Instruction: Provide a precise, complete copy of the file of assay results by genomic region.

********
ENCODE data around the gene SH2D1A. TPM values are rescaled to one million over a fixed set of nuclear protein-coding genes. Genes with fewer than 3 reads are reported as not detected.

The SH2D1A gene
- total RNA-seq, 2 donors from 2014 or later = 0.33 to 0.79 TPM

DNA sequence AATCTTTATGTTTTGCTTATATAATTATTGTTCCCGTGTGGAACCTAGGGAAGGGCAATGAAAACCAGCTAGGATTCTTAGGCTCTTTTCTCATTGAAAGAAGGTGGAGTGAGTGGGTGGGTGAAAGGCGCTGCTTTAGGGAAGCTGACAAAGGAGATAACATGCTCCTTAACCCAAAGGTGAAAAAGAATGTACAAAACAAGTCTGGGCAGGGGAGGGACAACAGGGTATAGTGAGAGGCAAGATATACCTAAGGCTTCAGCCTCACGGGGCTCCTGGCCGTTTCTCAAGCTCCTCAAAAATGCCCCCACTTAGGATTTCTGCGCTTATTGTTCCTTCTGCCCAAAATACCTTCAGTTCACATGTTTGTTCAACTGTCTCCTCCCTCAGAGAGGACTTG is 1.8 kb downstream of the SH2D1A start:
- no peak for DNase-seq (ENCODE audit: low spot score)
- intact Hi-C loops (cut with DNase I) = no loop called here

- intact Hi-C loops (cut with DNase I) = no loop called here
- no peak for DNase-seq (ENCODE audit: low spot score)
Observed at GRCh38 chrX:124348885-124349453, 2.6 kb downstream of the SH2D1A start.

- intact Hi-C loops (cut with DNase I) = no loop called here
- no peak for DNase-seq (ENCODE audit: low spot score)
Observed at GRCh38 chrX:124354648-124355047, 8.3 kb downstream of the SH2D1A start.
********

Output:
ENCODE data around the gene SH2D1A. TPM values are rescaled to one million over a fixed set of nuclear protein-coding genes. Genes with fewer than 3 reads are reported as not detected.

The SH2D1A gene
- total RNA-seq, 2 donors from 2014 or later = 0.33 to 0.79 TPM

DNA sequence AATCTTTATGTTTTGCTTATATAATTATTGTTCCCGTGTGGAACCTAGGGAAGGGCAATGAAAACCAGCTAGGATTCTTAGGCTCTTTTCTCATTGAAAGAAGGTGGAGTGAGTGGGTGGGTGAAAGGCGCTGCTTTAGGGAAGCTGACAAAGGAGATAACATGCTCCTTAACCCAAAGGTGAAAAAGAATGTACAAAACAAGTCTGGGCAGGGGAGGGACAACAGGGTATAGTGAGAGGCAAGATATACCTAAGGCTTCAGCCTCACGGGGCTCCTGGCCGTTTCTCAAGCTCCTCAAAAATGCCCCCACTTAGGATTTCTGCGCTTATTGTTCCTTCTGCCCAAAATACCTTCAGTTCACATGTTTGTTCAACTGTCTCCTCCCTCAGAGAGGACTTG is 1.8 kb downstream of the SH2D1A start:
- no peak for DNase-seq (ENCODE audit: low spot score)
- intact Hi-C loops (cut with DNase I) = no loop called here

- intact Hi-C loops (cut with DNase I) = no loop called here
- no peak for DNase-seq (ENCODE audit: low spot score)
Observed at GRCh38 chrX:124348885-124349453, 2.6 kb downstream of the SH2D1A start.

- intact Hi-C loops (cut with DNase I) = no loop called here
- no peak for DNase-seq (ENCODE audit: low spot score)
Observed at GRCh38 chrX:124354648-124355047, 8.3 kb downstream of the SH2D1A start.